Archive | Tumbling

Day 8 Pre-Polishing Tips (Finishing)

               rubber wheel

Today we will touch on a couple of pre-polishing tips. A few technical details in your pre-polishing will make a huge difference in the quality of your finished jewelry. Polishing “Prep” will make your finishing job easier always. spending a few extra minutes with attention to detail will save time later, and give you a much better product. Depending on what your piece is like to begin with will decide how you approach this. If you do not take time to prep your pieces before polishing, you will polish harder and more aggressive than you need to, and lose most or all of your detail, making your pieces look overworked and washed away.

First, tumbling, if you are working with a casted piece, you will have a casting surface that is a little rough. If you have a Vibratory Tumbler, I would recommend a 2 stage tumbling process, the first stage I usually tumble in a Ceramic Media overnight for 8 – 12 hours. I have my tumbler hooked up to a timer, set it up overnight and get it in the morning. This will remove the casting surface and give you a consistent surface. Then I place the pieces in the same vibratory tumbler with STAINLESS STEEL MEDIA MIXED SHOT for 1-2 hours.

Tumbler1

media ceramic media steel

What the Steel does is “burnish” the surface and give you a shiny finish in those hard to get to places. A Magnetic Pin Tumbler also works great for this operation, and will do the job much quicker. Magnetic tumbler media is a lot “finer” and will get into those hard to reach places, like between prongs and fine detail, much better. If you are not dealing with casted products and the surface is a little better to begin with, you can go right to the steel shot or magnetic pin tumbler.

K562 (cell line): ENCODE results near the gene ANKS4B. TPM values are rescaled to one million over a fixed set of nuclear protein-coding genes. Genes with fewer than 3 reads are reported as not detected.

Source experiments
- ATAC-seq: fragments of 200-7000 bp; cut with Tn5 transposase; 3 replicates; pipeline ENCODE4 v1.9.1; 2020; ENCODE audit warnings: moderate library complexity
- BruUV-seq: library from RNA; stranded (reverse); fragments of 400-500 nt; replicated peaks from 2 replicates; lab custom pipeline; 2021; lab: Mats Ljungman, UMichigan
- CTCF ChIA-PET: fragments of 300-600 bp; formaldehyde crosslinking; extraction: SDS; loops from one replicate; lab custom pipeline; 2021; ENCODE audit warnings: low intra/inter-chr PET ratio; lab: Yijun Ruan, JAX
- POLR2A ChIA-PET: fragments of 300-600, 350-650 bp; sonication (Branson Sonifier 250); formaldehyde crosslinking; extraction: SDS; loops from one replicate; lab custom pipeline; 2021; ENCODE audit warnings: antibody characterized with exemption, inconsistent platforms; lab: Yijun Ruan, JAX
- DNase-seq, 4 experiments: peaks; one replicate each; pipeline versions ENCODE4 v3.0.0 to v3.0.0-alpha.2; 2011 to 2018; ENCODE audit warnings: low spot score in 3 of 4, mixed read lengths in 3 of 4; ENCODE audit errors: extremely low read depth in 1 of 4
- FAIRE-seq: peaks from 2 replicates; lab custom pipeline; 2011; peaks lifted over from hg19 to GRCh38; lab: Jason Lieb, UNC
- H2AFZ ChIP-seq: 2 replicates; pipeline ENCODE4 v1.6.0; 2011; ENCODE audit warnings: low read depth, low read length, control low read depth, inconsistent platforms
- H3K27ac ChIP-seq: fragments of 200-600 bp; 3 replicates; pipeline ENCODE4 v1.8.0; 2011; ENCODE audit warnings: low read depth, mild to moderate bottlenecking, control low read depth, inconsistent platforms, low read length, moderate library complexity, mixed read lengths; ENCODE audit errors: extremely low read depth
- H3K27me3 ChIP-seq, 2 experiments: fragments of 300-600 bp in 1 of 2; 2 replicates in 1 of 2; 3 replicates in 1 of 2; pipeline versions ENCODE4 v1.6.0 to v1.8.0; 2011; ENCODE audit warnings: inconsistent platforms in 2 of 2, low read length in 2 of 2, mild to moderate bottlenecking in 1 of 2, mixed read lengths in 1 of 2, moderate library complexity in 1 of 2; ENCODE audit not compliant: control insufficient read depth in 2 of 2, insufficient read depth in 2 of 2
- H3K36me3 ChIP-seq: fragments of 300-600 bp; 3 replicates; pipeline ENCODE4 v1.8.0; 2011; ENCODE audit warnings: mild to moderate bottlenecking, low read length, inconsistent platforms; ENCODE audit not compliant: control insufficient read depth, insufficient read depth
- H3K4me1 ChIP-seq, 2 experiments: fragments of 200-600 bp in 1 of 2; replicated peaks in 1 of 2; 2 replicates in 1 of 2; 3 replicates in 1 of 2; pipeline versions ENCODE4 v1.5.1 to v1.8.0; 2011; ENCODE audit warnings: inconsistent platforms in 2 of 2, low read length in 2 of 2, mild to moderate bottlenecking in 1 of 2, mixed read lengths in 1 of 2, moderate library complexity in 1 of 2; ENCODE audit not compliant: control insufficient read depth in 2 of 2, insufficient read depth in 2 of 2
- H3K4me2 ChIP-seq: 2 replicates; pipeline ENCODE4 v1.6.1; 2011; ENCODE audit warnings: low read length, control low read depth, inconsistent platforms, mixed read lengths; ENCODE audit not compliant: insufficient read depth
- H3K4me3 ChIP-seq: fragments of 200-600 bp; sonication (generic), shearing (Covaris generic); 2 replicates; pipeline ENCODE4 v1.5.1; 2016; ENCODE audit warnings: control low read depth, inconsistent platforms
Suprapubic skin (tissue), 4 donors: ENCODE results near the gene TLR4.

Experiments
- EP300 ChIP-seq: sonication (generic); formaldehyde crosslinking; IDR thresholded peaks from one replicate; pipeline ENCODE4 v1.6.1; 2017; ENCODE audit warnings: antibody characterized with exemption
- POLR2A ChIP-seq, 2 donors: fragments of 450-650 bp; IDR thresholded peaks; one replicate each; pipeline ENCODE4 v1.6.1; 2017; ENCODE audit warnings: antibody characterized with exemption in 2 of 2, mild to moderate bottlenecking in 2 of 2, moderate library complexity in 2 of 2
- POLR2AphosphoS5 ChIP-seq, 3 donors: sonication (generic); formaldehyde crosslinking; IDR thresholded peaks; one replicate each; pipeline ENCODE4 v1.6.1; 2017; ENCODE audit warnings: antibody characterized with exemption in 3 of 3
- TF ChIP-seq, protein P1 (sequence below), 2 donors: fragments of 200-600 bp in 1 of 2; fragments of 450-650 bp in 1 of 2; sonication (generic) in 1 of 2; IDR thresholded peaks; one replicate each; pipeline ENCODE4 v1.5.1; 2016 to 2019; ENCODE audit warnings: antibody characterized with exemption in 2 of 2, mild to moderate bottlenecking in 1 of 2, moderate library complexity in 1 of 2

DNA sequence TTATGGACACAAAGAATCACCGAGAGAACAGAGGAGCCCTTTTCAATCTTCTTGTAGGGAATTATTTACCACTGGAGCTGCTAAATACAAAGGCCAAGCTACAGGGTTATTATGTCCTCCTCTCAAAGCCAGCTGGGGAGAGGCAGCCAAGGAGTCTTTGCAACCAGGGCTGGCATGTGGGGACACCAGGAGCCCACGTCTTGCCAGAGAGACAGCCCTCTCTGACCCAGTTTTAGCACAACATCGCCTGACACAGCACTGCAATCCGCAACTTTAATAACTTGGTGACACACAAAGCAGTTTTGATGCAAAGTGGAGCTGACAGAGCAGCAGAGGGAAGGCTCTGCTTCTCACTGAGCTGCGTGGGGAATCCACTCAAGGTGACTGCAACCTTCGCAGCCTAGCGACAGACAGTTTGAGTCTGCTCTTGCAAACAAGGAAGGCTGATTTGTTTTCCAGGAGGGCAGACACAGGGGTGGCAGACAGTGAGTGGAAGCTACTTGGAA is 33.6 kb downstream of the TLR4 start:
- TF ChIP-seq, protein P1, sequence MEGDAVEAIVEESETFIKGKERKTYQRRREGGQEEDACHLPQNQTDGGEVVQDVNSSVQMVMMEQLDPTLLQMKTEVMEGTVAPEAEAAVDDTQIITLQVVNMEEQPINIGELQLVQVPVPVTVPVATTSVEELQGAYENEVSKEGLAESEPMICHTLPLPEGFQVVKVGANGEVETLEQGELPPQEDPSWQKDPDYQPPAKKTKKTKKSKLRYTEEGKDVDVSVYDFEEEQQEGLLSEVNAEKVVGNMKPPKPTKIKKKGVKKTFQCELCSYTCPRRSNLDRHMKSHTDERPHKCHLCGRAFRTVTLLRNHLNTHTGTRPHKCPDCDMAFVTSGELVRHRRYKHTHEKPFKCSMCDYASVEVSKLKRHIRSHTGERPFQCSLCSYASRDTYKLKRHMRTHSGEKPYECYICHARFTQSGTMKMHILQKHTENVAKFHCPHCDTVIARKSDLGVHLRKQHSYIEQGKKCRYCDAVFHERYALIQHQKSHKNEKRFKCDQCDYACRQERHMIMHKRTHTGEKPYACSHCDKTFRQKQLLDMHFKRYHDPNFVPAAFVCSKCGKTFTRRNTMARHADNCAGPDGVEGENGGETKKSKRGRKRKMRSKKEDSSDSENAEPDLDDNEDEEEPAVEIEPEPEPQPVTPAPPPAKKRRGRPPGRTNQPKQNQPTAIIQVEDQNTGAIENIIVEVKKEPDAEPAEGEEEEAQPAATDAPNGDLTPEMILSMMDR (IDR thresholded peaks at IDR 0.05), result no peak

Tumbler2 media pin

If you do not have a tumbler, then work in “stages”. If your piece has scratches in it, you will have to remove the scratches before you start polishing. depending on the size and depth of the scratches will determine how aggressive you will work the piece. if you have deeper scratches, start with a file. As I mentioned in an earlier post, my favorite go-to file is a #4 cut Barrette Needle File, it has a good cut to it, it has “safe sides” meaning you can place the edge or side of the file against en edge of the piece, and it won’t leave a mark. If you get one of these files, I suggest you modify the sides of your file. The teeth of the file do hang over the side a little bit, so I rub it on a wetstone to remove the burs or teeth that hang over, then polish it on a piece of paper with Yellow Rouge on it, the same way I polish my graver blades. (see day 3 lesson)

Filing File sandpaper

File sandpaper2

file prep file prep2

After I file the scratches or defects out, I cut a small piece of sandpaper (400-600 grit) and wrap it around the end of the same file and sand over the area I filed. You can also attack the areas with Sanding Abrasive Discs. These discs come in different grit and work wonderful. They snap on and off quickly. I would suggest a variety of these as well. The aluminum oxide ones do a great job as well. Also rubber wheels and knife edge Cratex Wheels. You can also get these in different grits.

sandpaper hand sandpaper dics rubber wheel

One thing I am trying to show you is there are different ways to go about getting the same results. you will develop your favorite processes, I am giving you some ideas to go about it, but if you skip the preping process, you work might suffer. Use some or all of these processes to prep your pieces before polishing and you will have a much better polishing experience, and a better looking piece in the end. I will go over some polishing tips soon, so stay tuned.

Now have a Great Day!

Doug